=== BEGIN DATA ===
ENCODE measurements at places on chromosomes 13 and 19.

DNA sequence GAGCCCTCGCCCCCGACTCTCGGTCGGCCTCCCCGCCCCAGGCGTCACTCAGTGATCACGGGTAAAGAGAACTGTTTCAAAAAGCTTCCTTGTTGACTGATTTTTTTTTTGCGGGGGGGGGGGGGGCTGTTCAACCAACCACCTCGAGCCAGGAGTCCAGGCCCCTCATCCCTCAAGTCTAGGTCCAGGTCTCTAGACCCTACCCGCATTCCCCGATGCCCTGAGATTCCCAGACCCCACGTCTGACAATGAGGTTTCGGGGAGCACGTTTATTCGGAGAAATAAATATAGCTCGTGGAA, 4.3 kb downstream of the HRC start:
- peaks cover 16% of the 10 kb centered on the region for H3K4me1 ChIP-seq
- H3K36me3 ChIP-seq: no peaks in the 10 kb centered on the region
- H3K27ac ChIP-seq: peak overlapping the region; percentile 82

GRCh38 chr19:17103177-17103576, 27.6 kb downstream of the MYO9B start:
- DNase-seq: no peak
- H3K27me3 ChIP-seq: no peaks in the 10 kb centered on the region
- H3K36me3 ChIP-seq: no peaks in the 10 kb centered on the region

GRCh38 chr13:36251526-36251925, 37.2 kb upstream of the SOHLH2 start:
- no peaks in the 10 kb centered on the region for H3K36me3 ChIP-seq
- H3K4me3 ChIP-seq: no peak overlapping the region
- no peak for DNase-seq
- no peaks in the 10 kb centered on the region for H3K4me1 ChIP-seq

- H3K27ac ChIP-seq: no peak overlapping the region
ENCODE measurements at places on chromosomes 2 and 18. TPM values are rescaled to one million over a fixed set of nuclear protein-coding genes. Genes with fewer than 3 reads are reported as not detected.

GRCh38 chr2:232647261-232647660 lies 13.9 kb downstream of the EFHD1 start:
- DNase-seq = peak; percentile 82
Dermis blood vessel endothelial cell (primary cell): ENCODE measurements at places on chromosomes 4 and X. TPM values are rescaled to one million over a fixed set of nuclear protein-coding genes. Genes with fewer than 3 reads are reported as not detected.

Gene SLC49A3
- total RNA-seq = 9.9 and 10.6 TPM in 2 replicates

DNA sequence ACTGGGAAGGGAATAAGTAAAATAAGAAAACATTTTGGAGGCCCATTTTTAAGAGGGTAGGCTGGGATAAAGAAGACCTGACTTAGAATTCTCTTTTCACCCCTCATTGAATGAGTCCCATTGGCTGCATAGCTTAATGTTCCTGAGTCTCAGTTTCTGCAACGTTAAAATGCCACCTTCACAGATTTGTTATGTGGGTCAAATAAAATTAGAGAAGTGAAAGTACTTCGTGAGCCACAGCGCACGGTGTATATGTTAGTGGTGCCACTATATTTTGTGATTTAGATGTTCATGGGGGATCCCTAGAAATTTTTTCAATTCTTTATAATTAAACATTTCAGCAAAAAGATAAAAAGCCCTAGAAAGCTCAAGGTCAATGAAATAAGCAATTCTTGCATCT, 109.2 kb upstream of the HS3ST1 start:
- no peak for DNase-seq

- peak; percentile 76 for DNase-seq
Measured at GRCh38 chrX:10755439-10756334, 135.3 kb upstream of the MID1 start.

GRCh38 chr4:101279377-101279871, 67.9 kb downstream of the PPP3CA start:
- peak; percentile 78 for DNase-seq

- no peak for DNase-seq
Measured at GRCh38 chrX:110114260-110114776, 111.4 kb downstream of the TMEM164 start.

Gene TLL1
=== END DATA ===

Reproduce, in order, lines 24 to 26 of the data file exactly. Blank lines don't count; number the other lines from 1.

- peak; percentile 76 for DNase-seq
Measured at GRCh38 chrX:10755439-10756334, 135.3 kb upstream of the MID1 start.

GRCh38 chr4:101279377-101279871, 67.9 kb downstream of the PPP3CA start: